Imagining with Members: DC Chapter

US Department of Education
US Department of Education

My July visit to Washington, D.C., combined a great DC/SLA Chapter program, several library visits, and a quiet dinner with a friend and mentor.

I began my tours at the U.S. Department of Education, National Library of Education, where I met with Karen White and Pamela Tripp-Melby. The Library has a total staff of thirteen. Director Tripp-Melby works with White on outreach efforts, including presentations on services and resources for the evidence-based research that is conducted across the agency. The Library serves Department employees and the public. A major project is the cataloging of a textbook collection that dates from the 1830’s to the 1940’s and includes 28,000 volumes. This project highlights the extension of traditional library competencies into areas of special collections and digitization. Pamela leads Open Access for the Department of Education, and worked with other Department employees to draft their policy. A challenge in the Ed policy is the definition of research. Much Department funding goes to programming that may or may not produce a scholarly paper. Data  and data storage also present unique policy challenges. With no central education data repository, researchers will need  to store data in local repositories. Education data includes a significant amount of human subjects data, which must be handled with care.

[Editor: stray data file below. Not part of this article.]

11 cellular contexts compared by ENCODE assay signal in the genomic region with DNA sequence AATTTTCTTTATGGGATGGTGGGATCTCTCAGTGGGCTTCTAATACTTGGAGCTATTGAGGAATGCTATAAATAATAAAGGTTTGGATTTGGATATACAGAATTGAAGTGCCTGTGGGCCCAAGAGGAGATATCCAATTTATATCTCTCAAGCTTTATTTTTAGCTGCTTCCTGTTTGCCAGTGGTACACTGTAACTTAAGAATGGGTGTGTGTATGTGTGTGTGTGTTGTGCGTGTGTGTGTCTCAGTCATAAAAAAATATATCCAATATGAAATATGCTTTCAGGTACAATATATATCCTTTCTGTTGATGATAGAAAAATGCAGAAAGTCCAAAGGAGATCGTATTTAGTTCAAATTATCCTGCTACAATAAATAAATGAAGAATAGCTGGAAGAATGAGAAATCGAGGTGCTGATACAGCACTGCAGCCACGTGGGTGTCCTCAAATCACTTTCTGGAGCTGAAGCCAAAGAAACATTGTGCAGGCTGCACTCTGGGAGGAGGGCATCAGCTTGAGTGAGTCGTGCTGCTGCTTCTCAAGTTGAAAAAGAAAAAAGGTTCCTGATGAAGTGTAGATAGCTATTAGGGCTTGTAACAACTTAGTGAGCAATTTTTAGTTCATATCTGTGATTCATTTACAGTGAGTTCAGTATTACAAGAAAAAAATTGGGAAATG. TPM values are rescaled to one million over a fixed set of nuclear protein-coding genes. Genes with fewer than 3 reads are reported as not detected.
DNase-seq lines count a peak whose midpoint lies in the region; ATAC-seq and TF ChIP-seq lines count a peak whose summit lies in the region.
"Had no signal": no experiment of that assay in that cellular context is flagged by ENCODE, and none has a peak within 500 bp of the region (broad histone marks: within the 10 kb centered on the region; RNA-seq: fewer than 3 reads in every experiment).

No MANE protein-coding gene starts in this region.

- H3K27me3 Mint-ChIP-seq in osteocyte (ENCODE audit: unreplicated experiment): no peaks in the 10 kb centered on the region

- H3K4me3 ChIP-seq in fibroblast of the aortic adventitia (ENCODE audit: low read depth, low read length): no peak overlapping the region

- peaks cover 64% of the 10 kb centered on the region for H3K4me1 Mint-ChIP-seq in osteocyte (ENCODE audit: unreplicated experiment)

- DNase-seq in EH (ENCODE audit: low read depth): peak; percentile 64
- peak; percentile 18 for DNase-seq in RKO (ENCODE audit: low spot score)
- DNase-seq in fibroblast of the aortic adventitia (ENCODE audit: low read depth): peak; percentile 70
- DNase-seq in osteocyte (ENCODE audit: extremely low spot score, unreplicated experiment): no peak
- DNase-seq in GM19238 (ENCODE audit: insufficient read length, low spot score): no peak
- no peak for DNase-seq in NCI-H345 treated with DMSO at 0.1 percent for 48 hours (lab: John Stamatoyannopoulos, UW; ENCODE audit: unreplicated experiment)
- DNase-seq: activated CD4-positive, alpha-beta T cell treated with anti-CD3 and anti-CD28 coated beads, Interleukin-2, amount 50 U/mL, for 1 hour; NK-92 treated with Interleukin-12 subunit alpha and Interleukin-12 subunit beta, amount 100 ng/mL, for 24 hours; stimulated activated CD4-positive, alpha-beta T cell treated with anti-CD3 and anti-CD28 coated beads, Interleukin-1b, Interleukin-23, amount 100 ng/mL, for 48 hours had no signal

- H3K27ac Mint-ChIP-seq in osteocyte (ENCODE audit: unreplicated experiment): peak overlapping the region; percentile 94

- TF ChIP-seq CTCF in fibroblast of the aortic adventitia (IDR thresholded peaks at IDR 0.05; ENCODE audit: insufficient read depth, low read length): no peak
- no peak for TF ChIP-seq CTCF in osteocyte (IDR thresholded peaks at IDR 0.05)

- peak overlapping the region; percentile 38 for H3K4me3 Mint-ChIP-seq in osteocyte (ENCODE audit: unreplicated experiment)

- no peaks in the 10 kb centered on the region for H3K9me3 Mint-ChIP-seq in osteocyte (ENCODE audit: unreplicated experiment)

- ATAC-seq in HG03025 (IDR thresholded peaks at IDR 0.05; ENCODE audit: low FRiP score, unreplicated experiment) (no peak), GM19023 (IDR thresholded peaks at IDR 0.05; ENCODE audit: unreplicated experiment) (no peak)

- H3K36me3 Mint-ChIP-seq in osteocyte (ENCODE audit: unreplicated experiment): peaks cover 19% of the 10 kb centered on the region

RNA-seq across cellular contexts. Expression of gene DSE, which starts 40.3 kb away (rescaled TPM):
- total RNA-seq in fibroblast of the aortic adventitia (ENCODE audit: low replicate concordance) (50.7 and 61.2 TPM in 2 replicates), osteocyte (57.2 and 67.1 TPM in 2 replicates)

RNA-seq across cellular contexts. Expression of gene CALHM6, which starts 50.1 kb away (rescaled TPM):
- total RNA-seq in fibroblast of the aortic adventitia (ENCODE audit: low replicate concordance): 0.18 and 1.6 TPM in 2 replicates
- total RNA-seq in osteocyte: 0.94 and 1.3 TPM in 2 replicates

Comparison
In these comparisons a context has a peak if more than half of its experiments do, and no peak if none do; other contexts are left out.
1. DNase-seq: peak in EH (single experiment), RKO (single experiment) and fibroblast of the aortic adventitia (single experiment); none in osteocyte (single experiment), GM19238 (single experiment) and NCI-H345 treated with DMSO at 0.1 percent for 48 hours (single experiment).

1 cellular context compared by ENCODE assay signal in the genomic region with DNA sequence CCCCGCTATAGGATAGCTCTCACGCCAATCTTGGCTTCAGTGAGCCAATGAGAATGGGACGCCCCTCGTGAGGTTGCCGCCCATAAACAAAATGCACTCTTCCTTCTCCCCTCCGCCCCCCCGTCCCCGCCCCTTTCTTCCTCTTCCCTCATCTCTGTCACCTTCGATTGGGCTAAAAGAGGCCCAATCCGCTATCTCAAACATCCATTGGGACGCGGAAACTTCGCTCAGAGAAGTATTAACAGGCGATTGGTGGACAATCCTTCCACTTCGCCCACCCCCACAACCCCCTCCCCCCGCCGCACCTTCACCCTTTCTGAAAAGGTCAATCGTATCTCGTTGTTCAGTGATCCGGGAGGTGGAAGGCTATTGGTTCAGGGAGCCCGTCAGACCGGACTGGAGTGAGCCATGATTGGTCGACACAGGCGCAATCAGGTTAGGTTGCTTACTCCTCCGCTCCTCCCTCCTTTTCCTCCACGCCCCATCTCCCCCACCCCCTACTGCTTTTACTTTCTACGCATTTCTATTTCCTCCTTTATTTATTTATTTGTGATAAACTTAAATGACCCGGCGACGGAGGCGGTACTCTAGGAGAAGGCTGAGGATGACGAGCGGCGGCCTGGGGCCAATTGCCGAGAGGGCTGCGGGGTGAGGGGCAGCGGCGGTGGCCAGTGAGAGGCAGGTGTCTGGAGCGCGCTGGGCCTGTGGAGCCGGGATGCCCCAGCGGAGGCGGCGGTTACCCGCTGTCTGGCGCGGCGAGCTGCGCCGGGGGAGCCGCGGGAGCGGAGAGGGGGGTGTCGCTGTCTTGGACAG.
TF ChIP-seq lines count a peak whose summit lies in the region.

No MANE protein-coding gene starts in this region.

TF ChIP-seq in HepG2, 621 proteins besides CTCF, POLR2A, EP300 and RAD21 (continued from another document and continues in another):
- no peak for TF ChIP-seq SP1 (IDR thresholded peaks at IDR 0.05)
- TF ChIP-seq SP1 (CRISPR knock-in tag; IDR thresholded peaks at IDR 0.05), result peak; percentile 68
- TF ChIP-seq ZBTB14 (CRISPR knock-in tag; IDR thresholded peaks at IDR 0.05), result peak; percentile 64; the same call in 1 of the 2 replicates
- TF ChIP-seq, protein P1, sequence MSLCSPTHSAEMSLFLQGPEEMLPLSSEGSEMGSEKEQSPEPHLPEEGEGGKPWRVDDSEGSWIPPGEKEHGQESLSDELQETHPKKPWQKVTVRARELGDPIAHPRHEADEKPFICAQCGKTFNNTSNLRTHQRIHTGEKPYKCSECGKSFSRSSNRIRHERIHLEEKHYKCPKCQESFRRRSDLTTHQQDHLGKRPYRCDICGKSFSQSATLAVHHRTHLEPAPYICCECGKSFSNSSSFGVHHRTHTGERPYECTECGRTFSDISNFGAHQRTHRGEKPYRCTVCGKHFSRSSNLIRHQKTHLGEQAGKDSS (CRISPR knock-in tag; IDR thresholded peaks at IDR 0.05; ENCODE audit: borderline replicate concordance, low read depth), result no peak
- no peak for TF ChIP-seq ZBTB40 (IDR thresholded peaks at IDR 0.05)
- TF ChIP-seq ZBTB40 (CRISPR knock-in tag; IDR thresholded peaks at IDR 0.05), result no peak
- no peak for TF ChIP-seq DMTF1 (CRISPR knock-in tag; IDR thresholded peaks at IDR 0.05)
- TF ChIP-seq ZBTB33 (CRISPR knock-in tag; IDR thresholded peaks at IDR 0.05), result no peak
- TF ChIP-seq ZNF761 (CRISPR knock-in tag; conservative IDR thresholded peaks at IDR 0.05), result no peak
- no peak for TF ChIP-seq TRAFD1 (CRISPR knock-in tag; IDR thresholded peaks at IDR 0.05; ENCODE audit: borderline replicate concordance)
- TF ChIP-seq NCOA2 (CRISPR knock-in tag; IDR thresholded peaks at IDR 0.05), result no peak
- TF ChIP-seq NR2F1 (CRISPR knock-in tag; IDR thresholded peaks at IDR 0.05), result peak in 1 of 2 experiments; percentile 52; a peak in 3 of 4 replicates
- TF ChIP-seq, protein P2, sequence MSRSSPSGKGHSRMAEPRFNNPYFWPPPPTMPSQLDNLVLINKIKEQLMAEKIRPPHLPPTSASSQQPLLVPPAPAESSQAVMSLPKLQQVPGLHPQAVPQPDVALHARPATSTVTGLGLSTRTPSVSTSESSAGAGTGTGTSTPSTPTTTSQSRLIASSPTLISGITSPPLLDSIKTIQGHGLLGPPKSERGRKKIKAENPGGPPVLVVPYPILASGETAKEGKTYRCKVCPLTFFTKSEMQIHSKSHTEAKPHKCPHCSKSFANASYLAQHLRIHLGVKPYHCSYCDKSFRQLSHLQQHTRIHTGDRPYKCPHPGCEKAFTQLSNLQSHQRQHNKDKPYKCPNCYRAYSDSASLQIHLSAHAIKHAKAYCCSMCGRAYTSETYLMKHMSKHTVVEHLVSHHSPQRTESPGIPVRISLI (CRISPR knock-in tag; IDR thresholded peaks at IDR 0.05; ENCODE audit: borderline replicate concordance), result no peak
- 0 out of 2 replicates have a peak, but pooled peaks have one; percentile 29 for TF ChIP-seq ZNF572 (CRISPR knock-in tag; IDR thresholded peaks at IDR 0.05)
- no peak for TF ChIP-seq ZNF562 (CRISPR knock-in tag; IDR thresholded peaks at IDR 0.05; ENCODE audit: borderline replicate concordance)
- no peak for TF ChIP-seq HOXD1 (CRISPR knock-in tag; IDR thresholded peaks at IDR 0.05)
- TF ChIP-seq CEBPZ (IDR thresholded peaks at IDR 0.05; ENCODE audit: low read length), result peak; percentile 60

Turning to SLA, we bridged the open access and data discussion with career opportunities for data librarians. Researchers need people who can manage this information. This is a career development opportunity for SLA and its units. Other emerging careers for information professionals include user experience  and information architecture professionals. Indexers and catalogers are re-imagining themselves as metadata specialists. Special librarians have skills and knowledge of organizations that can be leveraged for new career opportunities. Understanding emerging fields and practices is critical, and our conference programming must reflect this content. A shift in our conference planning cycle to a competitive programming model could assist in delivering fresh, broad content.

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